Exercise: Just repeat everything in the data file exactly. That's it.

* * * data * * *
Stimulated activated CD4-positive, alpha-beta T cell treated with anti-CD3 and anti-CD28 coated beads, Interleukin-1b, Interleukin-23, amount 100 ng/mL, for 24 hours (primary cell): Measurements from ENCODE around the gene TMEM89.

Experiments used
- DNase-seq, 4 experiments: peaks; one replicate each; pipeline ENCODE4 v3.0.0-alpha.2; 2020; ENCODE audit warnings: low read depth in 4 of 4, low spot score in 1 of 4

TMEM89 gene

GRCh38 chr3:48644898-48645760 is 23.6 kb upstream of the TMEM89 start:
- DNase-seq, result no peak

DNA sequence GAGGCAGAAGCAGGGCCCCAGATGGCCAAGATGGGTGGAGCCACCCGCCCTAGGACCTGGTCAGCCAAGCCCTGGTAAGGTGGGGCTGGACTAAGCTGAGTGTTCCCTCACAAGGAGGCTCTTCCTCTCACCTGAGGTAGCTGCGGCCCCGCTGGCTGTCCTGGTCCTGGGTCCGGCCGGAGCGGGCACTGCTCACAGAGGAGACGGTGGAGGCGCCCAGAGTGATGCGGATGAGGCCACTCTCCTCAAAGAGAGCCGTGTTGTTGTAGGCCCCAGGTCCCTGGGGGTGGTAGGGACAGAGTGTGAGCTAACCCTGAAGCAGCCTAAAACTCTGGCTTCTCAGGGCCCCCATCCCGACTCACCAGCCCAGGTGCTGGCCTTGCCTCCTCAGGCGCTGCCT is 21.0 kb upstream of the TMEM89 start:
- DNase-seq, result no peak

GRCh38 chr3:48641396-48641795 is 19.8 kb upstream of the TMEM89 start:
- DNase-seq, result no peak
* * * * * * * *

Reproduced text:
Stimulated activated CD4-positive, alpha-beta T cell treated with anti-CD3 and anti-CD28 coated beads, Interleukin-1b, Interleukin-23, amount 100 ng/mL, for 24 hours (primary cell): Measurements from ENCODE around the gene TMEM89.

Experiments used
- DNase-seq, 4 experiments: peaks; one replicate each; pipeline ENCODE4 v3.0.0-alpha.2; 2020; ENCODE audit warnings: low read depth in 4 of 4, low spot score in 1 of 4

TMEM89 gene

GRCh38 chr3:48644898-48645760 is 23.6 kb upstream of the TMEM89 start:
- DNase-seq, result no peak

DNA sequence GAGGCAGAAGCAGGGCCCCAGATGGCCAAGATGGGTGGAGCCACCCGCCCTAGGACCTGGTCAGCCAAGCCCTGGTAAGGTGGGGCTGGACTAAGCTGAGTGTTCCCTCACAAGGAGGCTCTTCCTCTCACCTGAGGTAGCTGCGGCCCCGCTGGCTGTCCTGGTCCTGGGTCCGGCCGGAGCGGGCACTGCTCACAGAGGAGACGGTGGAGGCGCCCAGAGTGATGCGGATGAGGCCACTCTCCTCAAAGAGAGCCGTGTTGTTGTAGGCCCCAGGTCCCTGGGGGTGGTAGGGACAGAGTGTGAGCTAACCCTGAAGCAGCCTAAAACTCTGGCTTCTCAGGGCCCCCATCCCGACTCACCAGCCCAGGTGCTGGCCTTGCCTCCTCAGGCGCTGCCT is 21.0 kb upstream of the TMEM89 start:
- DNase-seq, result no peak

GRCh38 chr3:48641396-48641795 is 19.8 kb upstream of the TMEM89 start:
- DNase-seq, result no peak